The problem with that explanation—and with the foundation of strict photo-ID laws in general—is that there is almost no evidence of voter-impersonation fraud anywhere in the country, let alone in Pennsylvania. Voter-impersonation fraud seems to be a non-issue, with Columbia Law professor Nathaniel Persily bluntly pointing out, “The reason voter impersonation fraud is so rare is that it is an incredibly stupid and inefficient way to rig an election.”
Considerably more evidence exists for other types of election fraud, especially voter registration fraud and absentee ballot fraud. A New York Times article observes that absentee ballots are especially vulnerable to vote-buying and granny-farming—caregivers exploiting the absentee ballots of the elderly (or the deceased).
Despite the concerns of voting-rights advocates, strict photo ID laws seem to have a lot of support in the voter base. Prevention of fraud never sounds like a bad idea, and we are living in an increasingly ID-conscious culture. After all (according to a political poster sent to me via community Facebook page President Mitt Romney 2012), you need a photo ID to do such everyday things as borrow a library book, board an airplane, or buy an annual membership to an amusement park.
Ultimately, photo ID laws aren’t going away. Indiana’s photo-ID law was upheld by the US Supreme Court in 2008. That state and Georgia, Kansas, and Tennessee have strict photo ID laws in place for the coming election. Laws that have been set aside for the November election in Pennsylvania and South Carolina will take effect in 2013. Other states are appealing the court decisions that blocked their photo-ID laws, or are phasing in photo-ID requirements.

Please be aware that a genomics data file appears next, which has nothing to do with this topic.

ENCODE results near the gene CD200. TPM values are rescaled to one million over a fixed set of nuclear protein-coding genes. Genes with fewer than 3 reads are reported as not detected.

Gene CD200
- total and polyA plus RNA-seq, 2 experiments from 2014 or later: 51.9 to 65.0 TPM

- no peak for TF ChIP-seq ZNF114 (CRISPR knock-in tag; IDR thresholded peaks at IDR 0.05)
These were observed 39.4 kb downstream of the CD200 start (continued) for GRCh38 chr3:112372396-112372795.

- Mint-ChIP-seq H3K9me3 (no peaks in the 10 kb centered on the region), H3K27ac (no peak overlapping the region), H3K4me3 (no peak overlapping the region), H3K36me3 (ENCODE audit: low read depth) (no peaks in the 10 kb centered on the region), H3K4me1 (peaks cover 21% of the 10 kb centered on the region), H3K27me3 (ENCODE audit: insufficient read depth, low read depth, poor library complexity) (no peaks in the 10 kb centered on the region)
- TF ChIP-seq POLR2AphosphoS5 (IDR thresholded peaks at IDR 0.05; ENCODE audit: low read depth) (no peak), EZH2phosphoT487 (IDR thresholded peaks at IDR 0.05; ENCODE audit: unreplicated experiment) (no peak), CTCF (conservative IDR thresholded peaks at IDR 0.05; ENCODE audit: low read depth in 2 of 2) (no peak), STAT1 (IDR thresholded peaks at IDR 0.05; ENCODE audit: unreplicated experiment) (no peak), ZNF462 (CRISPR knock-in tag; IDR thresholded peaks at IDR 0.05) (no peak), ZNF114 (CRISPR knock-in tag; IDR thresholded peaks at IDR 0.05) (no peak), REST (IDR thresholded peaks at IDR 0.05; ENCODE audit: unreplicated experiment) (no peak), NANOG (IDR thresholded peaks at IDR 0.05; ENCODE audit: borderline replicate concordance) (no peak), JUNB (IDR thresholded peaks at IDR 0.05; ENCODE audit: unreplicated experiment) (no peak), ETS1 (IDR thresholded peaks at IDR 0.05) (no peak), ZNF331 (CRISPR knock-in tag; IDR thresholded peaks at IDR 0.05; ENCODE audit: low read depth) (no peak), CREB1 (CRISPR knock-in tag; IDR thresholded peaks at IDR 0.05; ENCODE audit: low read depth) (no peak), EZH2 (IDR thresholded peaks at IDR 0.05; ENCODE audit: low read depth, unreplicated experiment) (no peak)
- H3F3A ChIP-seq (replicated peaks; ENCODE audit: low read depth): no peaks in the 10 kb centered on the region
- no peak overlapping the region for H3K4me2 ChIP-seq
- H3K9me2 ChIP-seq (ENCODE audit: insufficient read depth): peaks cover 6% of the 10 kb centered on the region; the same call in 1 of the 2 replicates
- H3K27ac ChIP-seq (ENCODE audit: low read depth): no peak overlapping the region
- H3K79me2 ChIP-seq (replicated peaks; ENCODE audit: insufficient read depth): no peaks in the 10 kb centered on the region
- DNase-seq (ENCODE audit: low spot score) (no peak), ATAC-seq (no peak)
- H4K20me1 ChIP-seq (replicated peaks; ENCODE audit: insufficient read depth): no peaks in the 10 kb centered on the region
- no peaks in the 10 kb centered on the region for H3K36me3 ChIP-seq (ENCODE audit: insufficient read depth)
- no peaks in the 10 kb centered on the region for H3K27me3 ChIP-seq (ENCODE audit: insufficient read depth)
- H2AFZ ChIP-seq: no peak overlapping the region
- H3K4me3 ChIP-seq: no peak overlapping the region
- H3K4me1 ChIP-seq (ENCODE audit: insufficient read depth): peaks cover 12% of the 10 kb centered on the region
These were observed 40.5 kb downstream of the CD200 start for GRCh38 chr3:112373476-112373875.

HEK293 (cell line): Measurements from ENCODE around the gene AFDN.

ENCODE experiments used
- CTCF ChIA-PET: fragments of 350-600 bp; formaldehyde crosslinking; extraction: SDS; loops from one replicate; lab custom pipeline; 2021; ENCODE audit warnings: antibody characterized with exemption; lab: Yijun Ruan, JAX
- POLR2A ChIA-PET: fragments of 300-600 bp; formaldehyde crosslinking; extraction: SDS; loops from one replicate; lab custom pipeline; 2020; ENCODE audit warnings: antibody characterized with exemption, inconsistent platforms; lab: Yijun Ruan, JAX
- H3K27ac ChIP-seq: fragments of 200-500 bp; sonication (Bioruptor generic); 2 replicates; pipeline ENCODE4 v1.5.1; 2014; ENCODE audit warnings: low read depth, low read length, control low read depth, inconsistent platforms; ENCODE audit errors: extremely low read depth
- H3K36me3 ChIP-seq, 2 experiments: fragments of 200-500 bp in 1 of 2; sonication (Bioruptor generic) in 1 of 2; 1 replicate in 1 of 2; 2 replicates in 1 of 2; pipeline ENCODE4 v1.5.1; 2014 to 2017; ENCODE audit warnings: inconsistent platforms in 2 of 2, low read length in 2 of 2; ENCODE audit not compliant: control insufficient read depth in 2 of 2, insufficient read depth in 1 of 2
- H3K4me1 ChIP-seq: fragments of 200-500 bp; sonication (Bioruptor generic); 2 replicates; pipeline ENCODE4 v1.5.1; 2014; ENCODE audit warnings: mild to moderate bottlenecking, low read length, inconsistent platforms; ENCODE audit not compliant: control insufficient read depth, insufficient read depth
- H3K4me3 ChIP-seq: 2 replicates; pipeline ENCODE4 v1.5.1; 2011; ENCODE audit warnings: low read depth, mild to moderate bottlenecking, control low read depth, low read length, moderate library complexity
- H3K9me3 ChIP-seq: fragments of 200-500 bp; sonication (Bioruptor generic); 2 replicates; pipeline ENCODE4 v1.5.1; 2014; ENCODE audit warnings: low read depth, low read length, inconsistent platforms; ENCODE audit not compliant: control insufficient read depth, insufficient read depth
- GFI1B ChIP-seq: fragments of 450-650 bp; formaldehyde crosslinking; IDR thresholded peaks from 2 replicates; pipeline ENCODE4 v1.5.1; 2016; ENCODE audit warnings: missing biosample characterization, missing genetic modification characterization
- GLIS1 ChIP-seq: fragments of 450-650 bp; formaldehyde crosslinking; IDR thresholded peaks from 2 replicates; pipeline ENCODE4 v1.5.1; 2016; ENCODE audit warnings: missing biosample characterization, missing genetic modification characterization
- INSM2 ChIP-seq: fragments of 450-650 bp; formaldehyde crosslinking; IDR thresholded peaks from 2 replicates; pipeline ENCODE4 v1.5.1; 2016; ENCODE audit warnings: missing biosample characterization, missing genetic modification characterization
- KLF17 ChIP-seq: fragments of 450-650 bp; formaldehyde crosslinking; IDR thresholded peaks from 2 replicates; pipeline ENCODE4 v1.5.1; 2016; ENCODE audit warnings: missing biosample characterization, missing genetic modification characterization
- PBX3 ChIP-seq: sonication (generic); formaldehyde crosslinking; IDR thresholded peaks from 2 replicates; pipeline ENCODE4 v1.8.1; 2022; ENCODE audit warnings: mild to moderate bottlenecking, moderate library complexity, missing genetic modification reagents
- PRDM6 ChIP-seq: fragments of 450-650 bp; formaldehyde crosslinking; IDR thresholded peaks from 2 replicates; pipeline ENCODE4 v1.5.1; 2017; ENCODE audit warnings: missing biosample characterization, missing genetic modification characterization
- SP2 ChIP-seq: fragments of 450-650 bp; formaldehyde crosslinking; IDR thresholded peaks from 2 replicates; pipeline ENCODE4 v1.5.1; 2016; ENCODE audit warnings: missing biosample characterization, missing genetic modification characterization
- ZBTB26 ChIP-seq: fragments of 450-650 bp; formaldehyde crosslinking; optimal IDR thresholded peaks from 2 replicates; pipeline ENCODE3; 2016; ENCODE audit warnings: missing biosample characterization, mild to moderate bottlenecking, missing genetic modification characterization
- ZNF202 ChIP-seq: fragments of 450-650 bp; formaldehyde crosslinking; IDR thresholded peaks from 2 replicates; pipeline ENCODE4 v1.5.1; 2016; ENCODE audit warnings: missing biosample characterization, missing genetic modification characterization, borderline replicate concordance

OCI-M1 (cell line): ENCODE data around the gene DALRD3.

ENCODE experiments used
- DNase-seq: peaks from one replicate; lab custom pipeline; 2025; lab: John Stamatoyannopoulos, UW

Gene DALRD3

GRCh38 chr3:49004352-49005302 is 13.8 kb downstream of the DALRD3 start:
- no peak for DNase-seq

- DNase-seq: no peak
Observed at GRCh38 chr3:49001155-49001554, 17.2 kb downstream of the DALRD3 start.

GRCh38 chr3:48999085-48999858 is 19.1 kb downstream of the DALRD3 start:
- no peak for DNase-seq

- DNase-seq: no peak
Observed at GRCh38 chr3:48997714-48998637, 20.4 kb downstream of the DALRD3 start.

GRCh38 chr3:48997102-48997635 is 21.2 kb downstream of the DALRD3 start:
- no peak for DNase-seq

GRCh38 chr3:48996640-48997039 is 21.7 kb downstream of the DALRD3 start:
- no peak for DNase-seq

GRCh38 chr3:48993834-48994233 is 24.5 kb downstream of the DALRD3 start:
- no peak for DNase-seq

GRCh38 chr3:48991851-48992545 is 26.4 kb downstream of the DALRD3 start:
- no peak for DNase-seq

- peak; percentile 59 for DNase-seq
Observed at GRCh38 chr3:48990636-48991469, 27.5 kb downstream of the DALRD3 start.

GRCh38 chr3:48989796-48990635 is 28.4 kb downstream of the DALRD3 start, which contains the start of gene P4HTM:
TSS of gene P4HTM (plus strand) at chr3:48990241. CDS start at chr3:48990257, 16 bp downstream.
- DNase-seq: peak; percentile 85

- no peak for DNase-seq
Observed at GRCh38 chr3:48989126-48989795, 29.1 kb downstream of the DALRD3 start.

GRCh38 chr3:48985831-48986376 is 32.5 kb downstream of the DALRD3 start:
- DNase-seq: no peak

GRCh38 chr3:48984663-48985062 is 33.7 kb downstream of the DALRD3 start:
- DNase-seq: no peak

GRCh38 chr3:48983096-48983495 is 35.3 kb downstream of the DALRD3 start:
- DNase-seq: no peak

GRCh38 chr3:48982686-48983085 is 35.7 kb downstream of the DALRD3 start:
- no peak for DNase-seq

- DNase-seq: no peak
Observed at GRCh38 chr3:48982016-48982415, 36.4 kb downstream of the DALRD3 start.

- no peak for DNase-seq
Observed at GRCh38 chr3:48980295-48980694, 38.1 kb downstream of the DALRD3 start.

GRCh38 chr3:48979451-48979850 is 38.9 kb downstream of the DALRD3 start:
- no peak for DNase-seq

What You Can Do
- Although your civil right to vote does not depend on ownership of a current driver’s license, your ability to cast your vote may. Take a moment to check the ID you’ll need before the upcoming election. Cost of Freedom Project lets you do a quick lookup of your state’s ID requirements, and it links to offices that issue ID.
- If you don’t have the ID you need to vote, get it. If you’ve changed your name or address since you last voted or registered to vote, make sure your voter registration is current and that your required ID is up-to-date. Need help or have a problem? The Election Protection Coalition offers assistance via website, email (email@example.com), and phone (1-866-Our-Vote or 1-866-Ve-Y-Vota). You can also download their smartphone app.
- Once you’ve got yourself squared away, help your family, friends, and neighbors make sure they also have the ID they need to vote.
- Learn more about voter ID laws, and get involved. Good places to start are the ACLU’s voter-ID page and the Election Protection Coalition. Your state or local chapter of the League of Women Voters may also be able to help you take action. Find out where your state representatives stand on voter-ID laws, and contact them with your opinion. (Look them up here).
ProPublica regularly updates its excellent overview of voter-ID laws.
The arguments in support of photo-ID laws are summarized in this article by Heritage Foundation fellow and election-fraud author Hans von Spakovsky.
The National Conference of State Legislatures maintains a summary page of state voter-ID laws.
About the author: Nicole Klungle is a freelance writer and editor who lives in Cincinnati, Ohio.